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Converting power oscillator for receiving

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neazoi

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Hello I have found this power pierce oscillator in an old magazine and I have tried it with sucess, using the 2n2166 which gave max output at 3.5W.

I have also seen this circuit https://py2ohh.w2c.com.br/trx/pititico/pititico.html which is another type of oscillator that is used as a self oscillating mixer in receive mode.

I was wondering is I could convert the first circuit somehow, so that it is used as a self oscillating mixer.

Any ideas would be appreciated.
 

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betwixt

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I wouldn't bother. The 'pititico' works by starving the transistor of current so it stops oscillating (or gets very close to stopping) in order to make it a high gain amplifier with a tuned circuit. Although not very sensitive, the incoming signal will be fairly large compared to it's own signal.

The circuit in the link (which I think might shatter some crystals!) has no method of controlling the current, in fact by virtue of the diode it is self biasing. If you increased the resistor value to limit the current, it would make it less likely to start oscillating at all but still risk bursting into high power mode.

Brian.
 
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neazoi

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I wouldn't bother. The 'pititico' works by starving the transistor of current so it stops oscillating (or gets very close to stopping) in order to make it a high gain amplifier with a tuned circuit. Although not very sensitive, the incoming signal will be fairly large compared to it's own signal.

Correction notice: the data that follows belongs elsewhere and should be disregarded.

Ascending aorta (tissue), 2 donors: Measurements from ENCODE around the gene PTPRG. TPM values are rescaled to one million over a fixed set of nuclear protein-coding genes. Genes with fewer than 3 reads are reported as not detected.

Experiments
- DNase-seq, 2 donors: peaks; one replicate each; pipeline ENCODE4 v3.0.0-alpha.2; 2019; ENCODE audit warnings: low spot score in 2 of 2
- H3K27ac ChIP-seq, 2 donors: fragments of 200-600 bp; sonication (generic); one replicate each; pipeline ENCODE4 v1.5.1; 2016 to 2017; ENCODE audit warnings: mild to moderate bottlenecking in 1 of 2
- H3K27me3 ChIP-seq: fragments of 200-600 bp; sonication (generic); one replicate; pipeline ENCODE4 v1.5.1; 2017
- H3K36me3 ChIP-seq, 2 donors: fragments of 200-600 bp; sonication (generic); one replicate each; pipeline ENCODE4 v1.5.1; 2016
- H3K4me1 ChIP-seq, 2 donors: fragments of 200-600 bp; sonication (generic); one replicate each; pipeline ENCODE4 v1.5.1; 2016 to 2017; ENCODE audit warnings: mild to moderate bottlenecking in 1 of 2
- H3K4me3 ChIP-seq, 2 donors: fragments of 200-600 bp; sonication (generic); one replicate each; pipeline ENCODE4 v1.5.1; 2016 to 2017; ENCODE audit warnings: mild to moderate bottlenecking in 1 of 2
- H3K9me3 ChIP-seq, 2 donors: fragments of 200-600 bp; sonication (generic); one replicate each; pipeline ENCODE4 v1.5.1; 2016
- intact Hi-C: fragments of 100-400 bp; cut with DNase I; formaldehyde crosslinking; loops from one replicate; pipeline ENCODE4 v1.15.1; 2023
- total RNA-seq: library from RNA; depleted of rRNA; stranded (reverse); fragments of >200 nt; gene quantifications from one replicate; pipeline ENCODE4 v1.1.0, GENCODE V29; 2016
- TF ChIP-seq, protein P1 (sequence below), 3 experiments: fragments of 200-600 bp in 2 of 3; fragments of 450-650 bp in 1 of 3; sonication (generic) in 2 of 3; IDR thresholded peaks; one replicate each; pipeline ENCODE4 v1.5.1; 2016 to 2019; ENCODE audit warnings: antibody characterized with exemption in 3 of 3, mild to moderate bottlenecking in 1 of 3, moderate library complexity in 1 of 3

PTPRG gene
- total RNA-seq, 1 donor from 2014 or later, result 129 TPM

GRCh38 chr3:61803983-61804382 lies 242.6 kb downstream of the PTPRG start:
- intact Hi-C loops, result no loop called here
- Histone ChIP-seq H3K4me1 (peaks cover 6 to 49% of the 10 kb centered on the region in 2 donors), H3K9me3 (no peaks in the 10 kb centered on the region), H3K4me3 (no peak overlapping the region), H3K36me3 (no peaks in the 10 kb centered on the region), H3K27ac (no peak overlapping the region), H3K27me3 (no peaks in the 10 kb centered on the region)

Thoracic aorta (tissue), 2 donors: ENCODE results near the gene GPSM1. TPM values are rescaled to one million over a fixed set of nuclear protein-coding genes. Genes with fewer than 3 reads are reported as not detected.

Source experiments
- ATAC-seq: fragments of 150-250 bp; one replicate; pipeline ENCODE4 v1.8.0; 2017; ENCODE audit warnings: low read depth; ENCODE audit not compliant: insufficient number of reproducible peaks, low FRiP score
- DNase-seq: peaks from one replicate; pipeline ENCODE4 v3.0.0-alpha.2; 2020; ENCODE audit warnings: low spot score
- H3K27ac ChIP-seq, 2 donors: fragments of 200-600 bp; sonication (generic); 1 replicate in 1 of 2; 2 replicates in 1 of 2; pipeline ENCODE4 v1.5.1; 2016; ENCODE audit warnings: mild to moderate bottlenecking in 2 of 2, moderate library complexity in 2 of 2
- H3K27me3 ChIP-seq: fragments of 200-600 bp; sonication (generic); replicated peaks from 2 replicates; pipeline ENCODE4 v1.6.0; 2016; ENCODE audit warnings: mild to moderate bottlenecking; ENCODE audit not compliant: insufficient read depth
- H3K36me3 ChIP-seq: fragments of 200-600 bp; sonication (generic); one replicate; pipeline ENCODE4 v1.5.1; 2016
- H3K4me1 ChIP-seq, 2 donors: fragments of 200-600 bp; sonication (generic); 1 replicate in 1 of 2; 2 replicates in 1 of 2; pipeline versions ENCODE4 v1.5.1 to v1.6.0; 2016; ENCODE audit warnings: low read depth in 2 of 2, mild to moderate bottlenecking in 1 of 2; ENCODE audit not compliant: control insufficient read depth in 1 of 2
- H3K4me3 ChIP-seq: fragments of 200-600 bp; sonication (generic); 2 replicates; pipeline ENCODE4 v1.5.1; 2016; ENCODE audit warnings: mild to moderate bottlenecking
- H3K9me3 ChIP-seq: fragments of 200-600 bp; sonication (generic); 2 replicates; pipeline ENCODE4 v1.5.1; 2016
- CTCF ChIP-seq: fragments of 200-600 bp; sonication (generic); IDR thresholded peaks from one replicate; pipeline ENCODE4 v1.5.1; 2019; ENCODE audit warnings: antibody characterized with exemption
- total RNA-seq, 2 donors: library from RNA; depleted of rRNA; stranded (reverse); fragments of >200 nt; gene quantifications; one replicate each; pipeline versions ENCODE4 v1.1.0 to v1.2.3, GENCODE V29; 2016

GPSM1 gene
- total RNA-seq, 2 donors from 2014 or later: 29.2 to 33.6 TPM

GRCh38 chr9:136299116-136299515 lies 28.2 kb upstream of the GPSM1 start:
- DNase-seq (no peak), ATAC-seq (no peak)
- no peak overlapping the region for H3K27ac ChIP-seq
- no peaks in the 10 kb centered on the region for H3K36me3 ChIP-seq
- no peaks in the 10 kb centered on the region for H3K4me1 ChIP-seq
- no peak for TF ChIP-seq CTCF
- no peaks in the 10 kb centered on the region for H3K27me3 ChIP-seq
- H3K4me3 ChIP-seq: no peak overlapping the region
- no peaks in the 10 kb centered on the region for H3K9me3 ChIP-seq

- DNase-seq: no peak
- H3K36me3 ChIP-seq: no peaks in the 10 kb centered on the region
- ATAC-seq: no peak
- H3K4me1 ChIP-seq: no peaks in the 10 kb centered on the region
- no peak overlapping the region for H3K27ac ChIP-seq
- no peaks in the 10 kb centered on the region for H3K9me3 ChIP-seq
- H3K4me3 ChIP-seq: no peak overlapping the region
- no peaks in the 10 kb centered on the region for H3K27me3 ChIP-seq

So first, the receiving signal must be more powerful than the "oscillator", in order to receive?

The circuit in the link (which I think might shatter some crystals!) ...

Is it true that bigger package crystals, like these vintage HC-6U or even FT-243 are able to pass more current through them, thus better in power oscillators?

The circuit in the link (which I think might shatter some crystals!) has no method of controlling the current, in fact by virtue of the diode it is self biasing. If you increased the resistor value to limit the current, it would make it less likely to start oscillating at all but still risk bursting into high power mode.

I was thinking of adding an emitter resistor so the gain of the transistor drops. I have no idea how much it would be allowed to drop before oscillation stops.
 

betwixt

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So first, the receiving signal must be more powerful than the "oscillator", in order to receive?
The two are relative to each other, what you are trying to do is either make a high-Q tuned amplifer (if not oscillating) or a direct conversion mixer if it is oscillating. In the mixer situation, you want the signal level and oscillation to be approximately equal for best results but bear in mind the signal may only be a few uV and the oscillation might be several volts, in other words, several million times stonger!
Is it true that bigger package crystals, like these vintage HC-6U or even FT-243 are able to pass more current through them, thus better in power oscillators?
Arguably, ANY power oscillator is a bad one as they invariably produce distorted output. It's quite likely that older ones were more rugged than new ones though. As a rule, the current through a crystal should be kept as low as is practical, they are after all mechanical resonators and can be shaken to death!
I was thinking of adding an emitter resistor so the gain of the transistor drops. I have no idea how much it would be allowed to drop before oscillation stops.
The issue with that design is it would be difficult to control the point where oscillation starts. In a 'gentle' oscillator you can usually bring it to the point of oscillation then back it off agin to stop it, that design would likely do nothing up to a certain point then burst into high power mode. I thnk you would find the resistance needed to start and then stop the oscillator would be quite different, once it was going it would try to keep going. It would make it difficult to find the optimum gain point.

Brian.
 
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